UCSF Unions Unite to Demand Lower Rent

Sunday, March 27, 2022

San Francisco’s affordable housing crisis has not spared UCSF, and now residents relying on UC Housing are teaming up to demand lower rents.

UC Housing shelters 2,000 students, postdocs, residents, clinical fellows, faculty, and staff. Last year, a survey by UC’s Union of Postdocs and Academic researchers showed that 90% of academic student employees and over 70% of postdocs are rent-burdened.

On February 24, UCSF unions held a rally demanding affordable housing in front of Genentech Hall and the Mission Bay housing. During the event, students, postdocs, and academics shared their ​stories of experiencing rent burden, and listened to tenant testimonials.

“What we're asking for today is the elimination of rent burden at UCSF ​and across the UC system," said Matthew Ryan, MD/PhD candidate and Student Researchers United-UAW ​bargaining team representative at UCSF.

Ryan highlighted the disparate living conditions of most student researchers and postdocs compared to the Chancellor.

“We are in this fight together,” he said. “And with a unified front, I am certain we will secure a great contract so that we can live, work, and learn with the dignity we deserve.”

Rent-burdened, according to the US Department of Housing and Urban Development, means that a person must spend more than 30% of their salary on rent, and severe rent burden means paying more than 50% on housing.

Results from the UC union survey showed that postdocs living in UCSF Housing pay an average of 47% of their income to UCSF in rent.

Last year, the unions got together to bargain for a reprieve from that burden and to fight for equity issues.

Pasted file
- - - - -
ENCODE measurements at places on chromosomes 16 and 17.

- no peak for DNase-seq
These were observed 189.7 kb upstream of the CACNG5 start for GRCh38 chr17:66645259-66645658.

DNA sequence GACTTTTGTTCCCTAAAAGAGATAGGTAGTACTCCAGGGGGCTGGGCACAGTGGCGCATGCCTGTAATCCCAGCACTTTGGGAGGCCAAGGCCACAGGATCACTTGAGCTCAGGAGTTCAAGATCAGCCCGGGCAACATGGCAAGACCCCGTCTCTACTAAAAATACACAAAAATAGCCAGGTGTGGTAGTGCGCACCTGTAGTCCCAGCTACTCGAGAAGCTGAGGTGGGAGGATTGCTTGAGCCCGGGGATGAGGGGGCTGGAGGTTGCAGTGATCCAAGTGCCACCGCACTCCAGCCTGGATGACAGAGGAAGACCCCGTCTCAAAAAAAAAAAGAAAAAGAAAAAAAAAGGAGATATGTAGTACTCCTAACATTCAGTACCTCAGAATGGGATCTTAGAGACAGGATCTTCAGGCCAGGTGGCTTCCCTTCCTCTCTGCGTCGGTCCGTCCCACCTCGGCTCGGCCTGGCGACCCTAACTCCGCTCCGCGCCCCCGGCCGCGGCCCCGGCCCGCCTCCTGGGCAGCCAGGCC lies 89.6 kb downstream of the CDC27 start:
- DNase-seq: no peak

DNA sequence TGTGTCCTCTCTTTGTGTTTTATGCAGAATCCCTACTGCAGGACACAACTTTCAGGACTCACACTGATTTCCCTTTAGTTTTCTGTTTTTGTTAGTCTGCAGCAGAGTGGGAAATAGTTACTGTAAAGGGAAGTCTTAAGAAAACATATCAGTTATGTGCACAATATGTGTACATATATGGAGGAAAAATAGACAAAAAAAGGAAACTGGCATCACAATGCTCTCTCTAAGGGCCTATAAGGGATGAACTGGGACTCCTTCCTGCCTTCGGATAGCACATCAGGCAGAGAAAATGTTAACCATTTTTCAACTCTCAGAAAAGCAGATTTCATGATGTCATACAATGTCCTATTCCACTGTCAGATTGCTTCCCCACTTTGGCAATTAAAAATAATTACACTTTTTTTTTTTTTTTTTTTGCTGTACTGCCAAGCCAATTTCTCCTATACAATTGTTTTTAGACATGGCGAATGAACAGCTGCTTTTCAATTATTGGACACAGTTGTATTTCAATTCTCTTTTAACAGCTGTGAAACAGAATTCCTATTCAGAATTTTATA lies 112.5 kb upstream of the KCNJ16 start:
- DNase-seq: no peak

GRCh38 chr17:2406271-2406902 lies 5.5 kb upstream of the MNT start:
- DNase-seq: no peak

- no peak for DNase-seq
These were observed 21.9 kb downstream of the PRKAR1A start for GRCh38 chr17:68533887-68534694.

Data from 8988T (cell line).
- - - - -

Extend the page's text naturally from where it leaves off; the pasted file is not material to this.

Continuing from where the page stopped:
“UC is the employer who sets the pay scale and also sets rental housing rates, thereby creating a lopsided power imbalance between employee and employer,” said bargaining team member Jade Moore. “For example, postdocs earn 50% below the average salary in San Francisco [around] $78,000 per year.”

In contrast, chancellors received a considerable pay increase on average of 18%.

“UCSF chancellor receives [around] $860,000 per year, being one of the highest-paid in the state," Moore said. “This highlights the misplaced priorities of the UC. Instead, they should invest in the people who are doing the research and teaching that makes us a world-class institution.

“If UC wants to continue recruiting and retaining talent on the world stage, they need to invest in their employees and make it sustainable to work and live in one of the most expensive markets in the nation.”

The bargaining team drafted an open letter titled “united for a fair workplace” demanding a joint bargaining table, which would become the most significant bargaining section in the history of UC and UAW.

Last July, a representative from the bargaining team met with the UCSF Chancellor to discuss the need for affordable housing.

There, the team highlighted how other institutions in expensive markets like Boston and New York are addressing affordable housing for their academic researchers.

“At Weill-Cornell, the housing is less than 30% of income. In addition, housing is guaranteed for all first-year students and allows them to live in it for up to 7 years," Moore said.

“Our immediate, specific ask to the Chancellor included (1) reducing rent by at least 25% to alleviate the current burden and (2) providing flexible leasing options at no additional charge.”

UC Responds

UCSF Housing offers rental properties at Parnassus, Mount Zion, and Mission Bay campuses, and family housing at Aldea San Miguel and along 5th avenue.